bella11: "The reason for the tragedy is human greed! Do you remember the story about three pigs who build the houses, first one builds from the straw, second one from the sticks, only the third one builds from bricks! This is the answer to America: change building codes. Make builders responsible for building strong houses, from bricks and mortar! And I don't mean the brick siding, but the inside walls. Everything should be from bricks, as (houses are) built in Europe. No more wooden frame covered with vinyl. European houses stand for hundreds, even thousands of years because they are well built. They would withstand a tornado! Roof could be damaged but the house would stand. Houses in America are built from sticks, wood chips and glue. Builders ... are allowed to build cheap and sell expensive."

Can a tornado be avoided, and is it worthwhile to be prepared?

teoftx: "It is about the expense and the fact that the vast majority of people who have grown up in tornado alley have never even seen a tornado. Just might recheck the housing market right now and how many new homes are being built. I have had a house lost due to fire and it was too expensive to rebuild and affordable to buy existing. And no structure unless it is far underground can ever be tornado-proof. Tornado-resistant maybe but no structure will withstand storms that can pull pavement up off the road. There just are not that many people who even get hit more than once."

Some debated if it is a good idea to live in an area at risk for storms. But others said some kind of weather is hard to avoid.

teoftx: "If nobody lived in an area in the USA that was not high risk from something, the country would be empty. More tax money is spent on snow removal than tax incentives or cleanup from tornadoes."

mrsinister69: "I don't want my taxes to pay for someone else's choice to live in a high-risk area."

Another commenter had a few ideas for equipment and planning that could help.

teoftx: "Everyone should have a weather alert radio. People do not think twice about having smoke detectors but do not have a 'weather detector.' They save lives and will wake you up in the event a watch or warning is issued. Look for SAME which is county specific if you do not want alerts for the entire broadcast area. Some have selectable alerts, some do not. They all have batter backup in the event of a power failure. Have a plan for severe weather especially if you live in a mobile home or apartment and a meeting place in the event of something like this for your family. It is recommended to wear a helmet during a storm to protect from debris. Tornado season has officially started and there is an even stronger system predicted for this weekend."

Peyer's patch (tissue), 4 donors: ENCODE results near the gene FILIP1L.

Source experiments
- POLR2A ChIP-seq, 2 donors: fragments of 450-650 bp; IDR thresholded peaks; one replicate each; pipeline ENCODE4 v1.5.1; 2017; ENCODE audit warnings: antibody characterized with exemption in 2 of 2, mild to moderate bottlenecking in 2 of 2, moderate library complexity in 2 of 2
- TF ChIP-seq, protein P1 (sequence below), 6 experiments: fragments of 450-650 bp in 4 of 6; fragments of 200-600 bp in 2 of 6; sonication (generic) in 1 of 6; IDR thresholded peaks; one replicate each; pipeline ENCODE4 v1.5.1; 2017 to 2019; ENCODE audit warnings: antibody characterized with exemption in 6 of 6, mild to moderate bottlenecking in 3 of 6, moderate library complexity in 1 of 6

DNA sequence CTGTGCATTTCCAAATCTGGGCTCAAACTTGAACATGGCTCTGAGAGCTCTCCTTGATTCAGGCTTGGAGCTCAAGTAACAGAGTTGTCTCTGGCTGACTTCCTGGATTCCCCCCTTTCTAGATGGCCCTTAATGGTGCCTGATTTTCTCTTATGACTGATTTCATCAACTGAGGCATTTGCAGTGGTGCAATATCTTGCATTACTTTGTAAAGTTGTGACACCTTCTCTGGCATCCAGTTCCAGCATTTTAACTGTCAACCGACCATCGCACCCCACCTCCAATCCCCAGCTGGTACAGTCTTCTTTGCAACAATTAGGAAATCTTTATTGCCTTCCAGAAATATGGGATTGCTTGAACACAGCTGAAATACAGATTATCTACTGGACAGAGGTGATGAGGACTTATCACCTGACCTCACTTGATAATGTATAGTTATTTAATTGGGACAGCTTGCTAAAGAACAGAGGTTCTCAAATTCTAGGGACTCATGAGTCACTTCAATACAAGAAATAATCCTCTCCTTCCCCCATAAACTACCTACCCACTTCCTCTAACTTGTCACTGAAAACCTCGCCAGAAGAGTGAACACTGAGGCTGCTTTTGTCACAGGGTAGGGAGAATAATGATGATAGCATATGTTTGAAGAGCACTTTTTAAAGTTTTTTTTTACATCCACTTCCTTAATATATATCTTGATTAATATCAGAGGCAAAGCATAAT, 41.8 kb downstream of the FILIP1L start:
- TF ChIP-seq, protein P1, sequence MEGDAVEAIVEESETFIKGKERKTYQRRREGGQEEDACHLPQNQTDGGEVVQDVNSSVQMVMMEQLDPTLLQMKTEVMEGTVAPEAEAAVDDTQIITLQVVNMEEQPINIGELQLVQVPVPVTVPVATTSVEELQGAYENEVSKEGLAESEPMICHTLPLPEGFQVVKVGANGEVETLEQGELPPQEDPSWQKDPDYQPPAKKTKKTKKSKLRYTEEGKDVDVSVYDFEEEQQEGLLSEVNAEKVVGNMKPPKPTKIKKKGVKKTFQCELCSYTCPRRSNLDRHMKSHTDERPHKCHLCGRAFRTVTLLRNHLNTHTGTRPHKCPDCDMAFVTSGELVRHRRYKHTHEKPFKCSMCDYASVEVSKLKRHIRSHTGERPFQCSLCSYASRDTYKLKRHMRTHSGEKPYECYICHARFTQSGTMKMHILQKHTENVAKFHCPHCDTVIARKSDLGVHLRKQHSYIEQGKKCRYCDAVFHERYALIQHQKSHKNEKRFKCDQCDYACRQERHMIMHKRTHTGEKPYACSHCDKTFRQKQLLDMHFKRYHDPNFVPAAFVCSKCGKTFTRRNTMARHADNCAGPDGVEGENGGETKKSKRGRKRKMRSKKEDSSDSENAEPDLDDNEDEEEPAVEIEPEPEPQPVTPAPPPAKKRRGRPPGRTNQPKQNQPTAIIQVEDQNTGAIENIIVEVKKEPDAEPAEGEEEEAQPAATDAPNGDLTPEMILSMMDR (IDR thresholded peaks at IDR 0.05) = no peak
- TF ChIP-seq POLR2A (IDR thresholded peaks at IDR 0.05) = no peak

Now, what do you think? Share your opinion in the comments area below and in the latest stories on CNN.com. Or sound off on video via CNN iReport.

Compiled by the CNN.com moderation staff. Some comments edited for length or clarity.

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Filed under: Overheard on CNN.com • Tornadoes • Weather
soundoff (18 Responses)
  1. Jeff Frank (R-Ohio) "On The Lunatic Fringe"

    Have you ever been through a big storm?

    March 1, 2012 at 8:19 pm | Report abuse |
  2. Jeff Frank (R-Ohio) "On The Lunatic Fringe"

    Really? I'm lying. I recall a bad snow storm on my birthday. 1975. I was going to engineering school which normally took me about 1/2hr. to get home. But that day it took me 8 hrs. to drive home. The storm shut the city of 800,000 down for 4 days.

    March 1, 2012 at 8:28 pm | Report abuse |
  3. hamsta

    i was stuck in new orleans for katrina.the anarchy afterwards was worse than the storm or the flood afterwards.funny thing was that the police and government were the real criminals.you wouldnt believe the things i saw.what made it to the news was just the tip of the iceburg.

    March 1, 2012 at 9:46 pm | Report abuse |
    • Patrick©

      @hamsta, you, you, you, one always seems to see that you want the spotlight. What did YOU do to help after the devastation of Kattina?

      March 2, 2012 at 12:04 am | Report abuse |
    • banasy©

      Seeing as you have stated on more than one occasion that you are an anarchist, you must have been in your element.

      March 2, 2012 at 1:28 am | Report abuse |
  4. bobcat (in a hat) ©